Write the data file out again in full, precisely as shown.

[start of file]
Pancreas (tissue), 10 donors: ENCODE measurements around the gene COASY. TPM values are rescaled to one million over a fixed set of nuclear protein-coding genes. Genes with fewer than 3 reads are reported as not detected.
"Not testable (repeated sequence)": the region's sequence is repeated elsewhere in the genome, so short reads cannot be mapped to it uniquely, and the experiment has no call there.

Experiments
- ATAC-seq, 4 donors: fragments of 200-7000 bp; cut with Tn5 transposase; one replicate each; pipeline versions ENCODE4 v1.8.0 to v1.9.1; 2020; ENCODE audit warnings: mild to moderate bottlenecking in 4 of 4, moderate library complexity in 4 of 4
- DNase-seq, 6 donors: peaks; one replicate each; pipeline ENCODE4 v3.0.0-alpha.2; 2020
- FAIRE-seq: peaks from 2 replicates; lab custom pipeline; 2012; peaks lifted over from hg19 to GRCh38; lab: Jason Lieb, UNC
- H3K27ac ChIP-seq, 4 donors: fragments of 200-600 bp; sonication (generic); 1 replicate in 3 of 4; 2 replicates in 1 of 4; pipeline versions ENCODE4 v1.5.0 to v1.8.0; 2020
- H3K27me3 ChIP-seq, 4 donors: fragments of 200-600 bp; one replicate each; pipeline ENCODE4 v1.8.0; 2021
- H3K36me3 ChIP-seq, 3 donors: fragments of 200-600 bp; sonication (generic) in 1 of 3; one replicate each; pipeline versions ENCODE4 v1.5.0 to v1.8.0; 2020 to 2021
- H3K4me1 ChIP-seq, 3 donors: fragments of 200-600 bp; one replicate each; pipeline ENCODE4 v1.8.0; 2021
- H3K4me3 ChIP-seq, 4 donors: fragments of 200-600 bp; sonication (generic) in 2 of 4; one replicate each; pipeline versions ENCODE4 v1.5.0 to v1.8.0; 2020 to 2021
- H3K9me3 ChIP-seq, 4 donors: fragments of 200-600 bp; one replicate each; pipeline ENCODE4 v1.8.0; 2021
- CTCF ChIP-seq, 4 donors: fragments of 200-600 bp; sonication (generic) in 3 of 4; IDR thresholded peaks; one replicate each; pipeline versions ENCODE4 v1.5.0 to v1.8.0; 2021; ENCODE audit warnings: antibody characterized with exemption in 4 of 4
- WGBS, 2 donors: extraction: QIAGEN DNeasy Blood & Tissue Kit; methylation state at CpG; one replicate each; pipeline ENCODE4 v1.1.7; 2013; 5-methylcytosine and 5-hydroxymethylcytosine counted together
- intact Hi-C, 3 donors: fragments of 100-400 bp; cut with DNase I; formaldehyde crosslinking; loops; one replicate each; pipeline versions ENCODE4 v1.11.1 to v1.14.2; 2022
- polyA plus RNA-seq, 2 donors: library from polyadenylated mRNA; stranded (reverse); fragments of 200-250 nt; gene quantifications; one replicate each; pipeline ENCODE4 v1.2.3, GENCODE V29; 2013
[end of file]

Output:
Pancreas (tissue), 10 donors: ENCODE measurements around the gene COASY. TPM values are rescaled to one million over a fixed set of nuclear protein-coding genes. Genes with fewer than 3 reads are reported as not detected.
"Not testable (repeated sequence)": the region's sequence is repeated elsewhere in the genome, so short reads cannot be mapped to it uniquely, and the experiment has no call there.

Experiments
- ATAC-seq, 4 donors: fragments of 200-7000 bp; cut with Tn5 transposase; one replicate each; pipeline versions ENCODE4 v1.8.0 to v1.9.1; 2020; ENCODE audit warnings: mild to moderate bottlenecking in 4 of 4, moderate library complexity in 4 of 4
- DNase-seq, 6 donors: peaks; one replicate each; pipeline ENCODE4 v3.0.0-alpha.2; 2020
- FAIRE-seq: peaks from 2 replicates; lab custom pipeline; 2012; peaks lifted over from hg19 to GRCh38; lab: Jason Lieb, UNC
- H3K27ac ChIP-seq, 4 donors: fragments of 200-600 bp; sonication (generic); 1 replicate in 3 of 4; 2 replicates in 1 of 4; pipeline versions ENCODE4 v1.5.0 to v1.8.0; 2020
- H3K27me3 ChIP-seq, 4 donors: fragments of 200-600 bp; one replicate each; pipeline ENCODE4 v1.8.0; 2021
- H3K36me3 ChIP-seq, 3 donors: fragments of 200-600 bp; sonication (generic) in 1 of 3; one replicate each; pipeline versions ENCODE4 v1.5.0 to v1.8.0; 2020 to 2021
- H3K4me1 ChIP-seq, 3 donors: fragments of 200-600 bp; one replicate each; pipeline ENCODE4 v1.8.0; 2021
- H3K4me3 ChIP-seq, 4 donors: fragments of 200-600 bp; sonication (generic) in 2 of 4; one replicate each; pipeline versions ENCODE4 v1.5.0 to v1.8.0; 2020 to 2021
- H3K9me3 ChIP-seq, 4 donors: fragments of 200-600 bp; one replicate each; pipeline ENCODE4 v1.8.0; 2021
- CTCF ChIP-seq, 4 donors: fragments of 200-600 bp; sonication (generic) in 3 of 4; IDR thresholded peaks; one replicate each; pipeline versions ENCODE4 v1.5.0 to v1.8.0; 2021; ENCODE audit warnings: antibody characterized with exemption in 4 of 4
- WGBS, 2 donors: extraction: QIAGEN DNeasy Blood & Tissue Kit; methylation state at CpG; one replicate each; pipeline ENCODE4 v1.1.7; 2013; 5-methylcytosine and 5-hydroxymethylcytosine counted together
- intact Hi-C, 3 donors: fragments of 100-400 bp; cut with DNase I; formaldehyde crosslinking; loops; one replicate each; pipeline versions ENCODE4 v1.11.1 to v1.14.2; 2022
- polyA plus RNA-seq, 2 donors: library from polyadenylated mRNA; stranded (reverse); fragments of 200-250 nt; gene quantifications; one replicate each; pipeline ENCODE4 v1.2.3, GENCODE V29; 2013